Abusive Pathology Self ReferralAugust 9, 2011 12:00 am
Since 2004, CMS has acknowledged a concern about abusive anatomic pathology self-referral arrangements that increase utilization and costs to the Medicare program. Despite several attempts to remedy the problem, it has only escalated. In response to CMS’ most recent attempt—a 2009 amendment to the “anti-markup rule”—similar abusive arrangements have in fact become even more prevalent. These arrangements allow physician specialists to take advantage of loopholes in the Medicare regulations and to profit from anatomic pathology services provided to Medicare beneficiaries by physicians and technicians unrelated to their practice. This not only increases utilization and costs, but also impacts patient care as clinical decisions are based more on the physician’s ability to profit than on the basis of quality and service.
The American Clinical Laboratory Association, which represents independent clinical laboratories across the country, has consistently urged CMS to take action to stop these arrangements. We believe that many of the applicable regulations should be amended to address these concerns; however, we believe there is also a role for the Center for Program Integrity, given its important role in preventing waste and abuse in the Medicare program.
Problem: Anatomic Pathology Self-Referral Arrangements
Threaten Patient Health and Abuse the Medicare Program
Increasingly, physicians are entering into arrangements that permit them to bill and be paid for pathology services that they order, even though the services are actually furnished by physicians who have little or no relationship with the physician and his or her group. These arrangements permit physicians, such as gastroenterologists, urologists, and dermatologists, among others, to order pathology services and then profit from those referrals.
Anatomic pathology is an important physician service that involves the microscopic analysis of tissue and other human specimens to determine whether or not cancer is present and, if so, its characteristics. Anatomic pathology services usually include both a Technical Component (TC), which includes the preparation of the slide, often performed by a technician called a histotechnologist, and a Professional Component (PC), which is the actual interpretation and diagnosis performed by a pathologist. The most common pathology CPT code, 88305, is actually the 7th highest ranking procedure, by allowed charges, among all Medicare procedures. CMS has expressed concern for some time about abusive anatomic pathology arrangements, beginning with its attention to “pod” laboratories and has noted that “anatomic pathology diagnostic testing arrangements precipitated our proposal for revision of the anti-markup provisions and remain our core concern.” Unfortunately, since the 2009 revisions to the anti-markup rule, such abusive arrangements have only escalated.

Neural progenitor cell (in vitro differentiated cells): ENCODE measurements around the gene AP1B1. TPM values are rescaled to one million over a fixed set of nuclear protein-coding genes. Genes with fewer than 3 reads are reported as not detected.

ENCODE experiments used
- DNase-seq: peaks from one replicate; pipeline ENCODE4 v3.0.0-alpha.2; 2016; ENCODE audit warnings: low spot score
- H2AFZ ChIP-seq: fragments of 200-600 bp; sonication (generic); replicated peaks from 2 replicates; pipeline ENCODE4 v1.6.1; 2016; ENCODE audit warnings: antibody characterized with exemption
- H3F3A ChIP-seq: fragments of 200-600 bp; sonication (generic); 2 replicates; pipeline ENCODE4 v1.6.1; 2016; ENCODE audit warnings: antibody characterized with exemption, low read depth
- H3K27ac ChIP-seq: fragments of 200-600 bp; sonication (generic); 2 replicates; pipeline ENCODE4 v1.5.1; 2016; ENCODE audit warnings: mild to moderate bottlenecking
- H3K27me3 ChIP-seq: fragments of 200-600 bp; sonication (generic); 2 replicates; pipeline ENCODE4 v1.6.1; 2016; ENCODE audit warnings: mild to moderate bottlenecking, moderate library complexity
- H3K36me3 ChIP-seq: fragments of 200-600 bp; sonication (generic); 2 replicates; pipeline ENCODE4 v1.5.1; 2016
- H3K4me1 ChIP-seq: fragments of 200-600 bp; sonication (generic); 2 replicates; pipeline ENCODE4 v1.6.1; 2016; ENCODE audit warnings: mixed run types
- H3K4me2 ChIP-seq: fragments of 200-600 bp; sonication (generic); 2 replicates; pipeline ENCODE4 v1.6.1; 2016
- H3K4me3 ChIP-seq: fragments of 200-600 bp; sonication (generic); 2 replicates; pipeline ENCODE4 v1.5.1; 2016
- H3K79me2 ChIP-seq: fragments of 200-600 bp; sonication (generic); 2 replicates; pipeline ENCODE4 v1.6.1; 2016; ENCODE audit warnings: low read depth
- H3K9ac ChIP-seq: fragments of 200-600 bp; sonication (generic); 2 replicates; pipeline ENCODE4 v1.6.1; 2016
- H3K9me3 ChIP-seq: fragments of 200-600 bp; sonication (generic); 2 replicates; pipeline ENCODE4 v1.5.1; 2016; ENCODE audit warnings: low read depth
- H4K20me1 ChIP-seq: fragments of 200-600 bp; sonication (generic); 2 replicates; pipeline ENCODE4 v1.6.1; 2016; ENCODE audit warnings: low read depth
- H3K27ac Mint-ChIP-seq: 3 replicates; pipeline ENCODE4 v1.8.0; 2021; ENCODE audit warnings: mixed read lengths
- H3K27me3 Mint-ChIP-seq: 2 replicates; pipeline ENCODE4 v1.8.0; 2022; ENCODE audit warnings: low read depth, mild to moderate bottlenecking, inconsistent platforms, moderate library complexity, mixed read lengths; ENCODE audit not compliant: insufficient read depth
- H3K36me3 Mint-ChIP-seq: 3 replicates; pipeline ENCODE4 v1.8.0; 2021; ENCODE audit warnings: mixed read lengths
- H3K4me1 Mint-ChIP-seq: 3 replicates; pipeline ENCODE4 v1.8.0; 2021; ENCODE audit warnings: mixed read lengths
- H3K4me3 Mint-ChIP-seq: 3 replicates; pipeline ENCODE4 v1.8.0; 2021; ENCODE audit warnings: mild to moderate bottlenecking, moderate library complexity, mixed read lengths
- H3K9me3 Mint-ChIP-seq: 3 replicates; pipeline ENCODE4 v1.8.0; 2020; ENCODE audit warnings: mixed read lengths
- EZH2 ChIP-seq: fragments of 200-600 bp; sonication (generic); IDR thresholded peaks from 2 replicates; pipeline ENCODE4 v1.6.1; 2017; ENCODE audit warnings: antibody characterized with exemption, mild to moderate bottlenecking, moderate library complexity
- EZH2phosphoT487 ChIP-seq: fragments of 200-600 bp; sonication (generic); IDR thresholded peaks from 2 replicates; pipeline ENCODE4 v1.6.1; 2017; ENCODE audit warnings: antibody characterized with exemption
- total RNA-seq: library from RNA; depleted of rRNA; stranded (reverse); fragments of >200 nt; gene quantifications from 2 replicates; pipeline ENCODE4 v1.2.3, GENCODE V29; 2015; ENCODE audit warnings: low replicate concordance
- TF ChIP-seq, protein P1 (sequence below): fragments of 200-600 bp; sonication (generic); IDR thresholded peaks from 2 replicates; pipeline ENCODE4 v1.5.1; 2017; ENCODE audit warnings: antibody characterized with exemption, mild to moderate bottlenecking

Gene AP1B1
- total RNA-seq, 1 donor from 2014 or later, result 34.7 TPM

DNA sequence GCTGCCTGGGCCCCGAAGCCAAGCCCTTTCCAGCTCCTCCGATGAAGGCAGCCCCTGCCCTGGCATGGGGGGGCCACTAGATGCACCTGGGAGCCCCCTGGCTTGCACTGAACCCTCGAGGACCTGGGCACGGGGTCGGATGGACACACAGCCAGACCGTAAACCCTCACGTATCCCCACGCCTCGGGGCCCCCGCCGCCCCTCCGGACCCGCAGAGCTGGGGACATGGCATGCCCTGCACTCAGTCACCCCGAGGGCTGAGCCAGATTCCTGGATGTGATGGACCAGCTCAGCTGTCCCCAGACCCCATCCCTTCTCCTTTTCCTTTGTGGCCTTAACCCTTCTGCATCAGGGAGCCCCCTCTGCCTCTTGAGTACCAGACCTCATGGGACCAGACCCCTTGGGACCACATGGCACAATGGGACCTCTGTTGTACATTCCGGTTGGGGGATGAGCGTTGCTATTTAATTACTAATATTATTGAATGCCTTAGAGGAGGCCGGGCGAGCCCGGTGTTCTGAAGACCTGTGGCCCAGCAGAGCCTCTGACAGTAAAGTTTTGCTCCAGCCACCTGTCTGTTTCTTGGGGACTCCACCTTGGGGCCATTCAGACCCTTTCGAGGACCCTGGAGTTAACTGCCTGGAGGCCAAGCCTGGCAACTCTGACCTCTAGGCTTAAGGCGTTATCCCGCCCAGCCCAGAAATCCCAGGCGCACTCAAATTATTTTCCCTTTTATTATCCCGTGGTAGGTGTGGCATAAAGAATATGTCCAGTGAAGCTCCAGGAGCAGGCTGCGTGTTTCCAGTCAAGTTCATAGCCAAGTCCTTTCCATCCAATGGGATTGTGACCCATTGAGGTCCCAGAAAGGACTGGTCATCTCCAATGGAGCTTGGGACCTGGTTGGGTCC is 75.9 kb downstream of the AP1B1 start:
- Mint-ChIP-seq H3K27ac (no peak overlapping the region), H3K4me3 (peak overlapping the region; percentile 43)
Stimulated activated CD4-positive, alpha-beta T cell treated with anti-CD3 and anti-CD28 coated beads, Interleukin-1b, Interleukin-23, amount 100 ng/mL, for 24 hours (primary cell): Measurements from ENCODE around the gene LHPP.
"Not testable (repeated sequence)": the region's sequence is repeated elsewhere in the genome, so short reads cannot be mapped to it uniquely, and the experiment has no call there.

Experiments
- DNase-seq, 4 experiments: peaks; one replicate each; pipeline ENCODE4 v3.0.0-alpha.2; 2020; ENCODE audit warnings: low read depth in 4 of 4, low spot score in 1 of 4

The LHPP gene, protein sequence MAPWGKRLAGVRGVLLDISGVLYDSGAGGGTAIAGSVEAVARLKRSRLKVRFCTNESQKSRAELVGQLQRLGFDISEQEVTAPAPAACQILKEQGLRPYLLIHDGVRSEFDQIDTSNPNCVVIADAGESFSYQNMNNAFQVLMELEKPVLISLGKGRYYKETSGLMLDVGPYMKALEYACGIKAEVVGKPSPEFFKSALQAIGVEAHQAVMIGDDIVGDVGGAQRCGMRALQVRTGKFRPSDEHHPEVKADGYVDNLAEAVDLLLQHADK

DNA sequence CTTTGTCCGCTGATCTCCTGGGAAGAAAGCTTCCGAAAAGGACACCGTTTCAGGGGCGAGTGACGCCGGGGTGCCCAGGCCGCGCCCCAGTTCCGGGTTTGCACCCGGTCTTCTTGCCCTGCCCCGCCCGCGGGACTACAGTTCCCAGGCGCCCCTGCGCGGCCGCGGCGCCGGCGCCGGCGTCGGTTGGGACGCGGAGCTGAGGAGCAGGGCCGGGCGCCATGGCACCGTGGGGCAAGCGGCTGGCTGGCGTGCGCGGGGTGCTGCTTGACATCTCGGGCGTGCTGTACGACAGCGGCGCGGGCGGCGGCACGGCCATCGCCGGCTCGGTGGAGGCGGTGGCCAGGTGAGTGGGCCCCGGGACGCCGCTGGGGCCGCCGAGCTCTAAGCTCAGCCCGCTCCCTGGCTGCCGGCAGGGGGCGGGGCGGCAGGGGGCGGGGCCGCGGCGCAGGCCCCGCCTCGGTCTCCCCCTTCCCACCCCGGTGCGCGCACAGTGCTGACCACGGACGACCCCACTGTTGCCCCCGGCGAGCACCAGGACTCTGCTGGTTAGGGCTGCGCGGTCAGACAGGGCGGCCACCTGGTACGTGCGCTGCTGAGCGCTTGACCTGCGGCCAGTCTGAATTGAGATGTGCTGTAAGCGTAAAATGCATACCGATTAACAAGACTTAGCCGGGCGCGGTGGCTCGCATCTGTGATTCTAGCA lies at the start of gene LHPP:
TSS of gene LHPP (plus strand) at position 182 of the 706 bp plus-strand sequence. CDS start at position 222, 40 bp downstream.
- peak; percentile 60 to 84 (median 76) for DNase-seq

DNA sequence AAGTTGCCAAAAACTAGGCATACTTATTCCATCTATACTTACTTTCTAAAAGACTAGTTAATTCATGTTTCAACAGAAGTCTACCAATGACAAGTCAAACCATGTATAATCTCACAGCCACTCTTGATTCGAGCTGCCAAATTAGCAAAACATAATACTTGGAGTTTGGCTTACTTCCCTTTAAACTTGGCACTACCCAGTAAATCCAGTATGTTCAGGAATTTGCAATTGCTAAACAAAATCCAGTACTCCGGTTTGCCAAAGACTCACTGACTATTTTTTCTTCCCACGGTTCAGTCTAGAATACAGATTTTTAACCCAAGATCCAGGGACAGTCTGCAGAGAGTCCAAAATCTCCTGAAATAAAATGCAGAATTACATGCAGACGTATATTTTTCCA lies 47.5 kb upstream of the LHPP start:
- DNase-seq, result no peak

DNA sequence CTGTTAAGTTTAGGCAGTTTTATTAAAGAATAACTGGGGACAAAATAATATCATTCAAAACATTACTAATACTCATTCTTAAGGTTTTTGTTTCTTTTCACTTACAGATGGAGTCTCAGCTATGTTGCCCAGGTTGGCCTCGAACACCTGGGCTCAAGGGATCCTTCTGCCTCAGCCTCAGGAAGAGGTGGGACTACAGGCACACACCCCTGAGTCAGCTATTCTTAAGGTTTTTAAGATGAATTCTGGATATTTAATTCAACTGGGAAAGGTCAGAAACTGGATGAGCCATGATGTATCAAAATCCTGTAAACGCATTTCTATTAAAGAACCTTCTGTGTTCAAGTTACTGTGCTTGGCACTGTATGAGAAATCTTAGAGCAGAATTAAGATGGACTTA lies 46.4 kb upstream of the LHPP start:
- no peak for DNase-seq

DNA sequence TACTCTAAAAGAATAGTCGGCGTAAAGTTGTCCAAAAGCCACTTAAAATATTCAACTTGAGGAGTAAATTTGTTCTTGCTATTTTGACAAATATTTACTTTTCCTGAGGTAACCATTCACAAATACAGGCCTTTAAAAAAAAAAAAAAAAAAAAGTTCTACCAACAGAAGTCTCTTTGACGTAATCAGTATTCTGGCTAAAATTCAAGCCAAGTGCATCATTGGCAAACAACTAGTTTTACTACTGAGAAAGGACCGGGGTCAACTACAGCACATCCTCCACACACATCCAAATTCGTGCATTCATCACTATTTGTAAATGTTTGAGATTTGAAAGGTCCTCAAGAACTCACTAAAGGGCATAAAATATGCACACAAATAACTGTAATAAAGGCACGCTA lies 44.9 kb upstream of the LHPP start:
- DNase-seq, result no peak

Issue: The Current Regulations Have Actually
Fueled the Growth of Abusive Arrangements
The current arrangements take advantage of both the In-Office Ancillary Services (IOAS) exception to the Stark self-referral law and the anti-markup regulations. The IOAS exception was originally designed to permit physicians to offer services “for the convenience of patients during their patient visits.” But it has now expanded to include services, such as anatomic pathology services, that can never be performed while the patient waits. Thus, there is no increase in patient convenience by allowing the physician to order and bill for these services.
Further, under the current anti-markup rule, finalized in the 2009 Physician Fee Schedule final rule, a billing physician may mark up the TC or the PC of a diagnostic test if the performing physician or supplier “shares a practice” with the billing physician. However, to meet that requirement, the test (or component) only has to be performed in the office of the billing physician. And, for the Technical Component of the service, the rule looks at whether or not the supervising physician performs supervision on site. However, because there is no supervision requirement for the TC of anatomic pathology services, CMS has taken the position that the anti-markup rule does not apply to the TC at all.. Furthermore, CMS in the 2009 rule removed all references to “purchased tests,” thus eliminating a longstanding rule that prevented physicians from marking up tests they purchased from an outside supplier.
As a result of these changes, anatomic pathology self-referral arrangements have exploded. We have seen dozens of examples—direct advertising materials, newsletters, and displays at conferences—touting in-house labs and contract arrangements as a legal way to profit from ancillary services. This is possible because under the current rules, a physician who has a lab space in his office (or even somewhere else in the same building) can contract with a pathologist to read slides and a histotechnologist to prepare slides, pay each practitioner below the fee schedule rate, and then turn around and bill Medicare at the full fee schedule rate, often yielding a significant profit. Contrary to the intent of the “shared practice” language in the anti-markup rule, a pathologist visiting a physician’s office one day per week to read slides can hardly be thought to truly “share” the practice with the billing physician.
Typical Anatomic Pathology Self-Referral Arrangements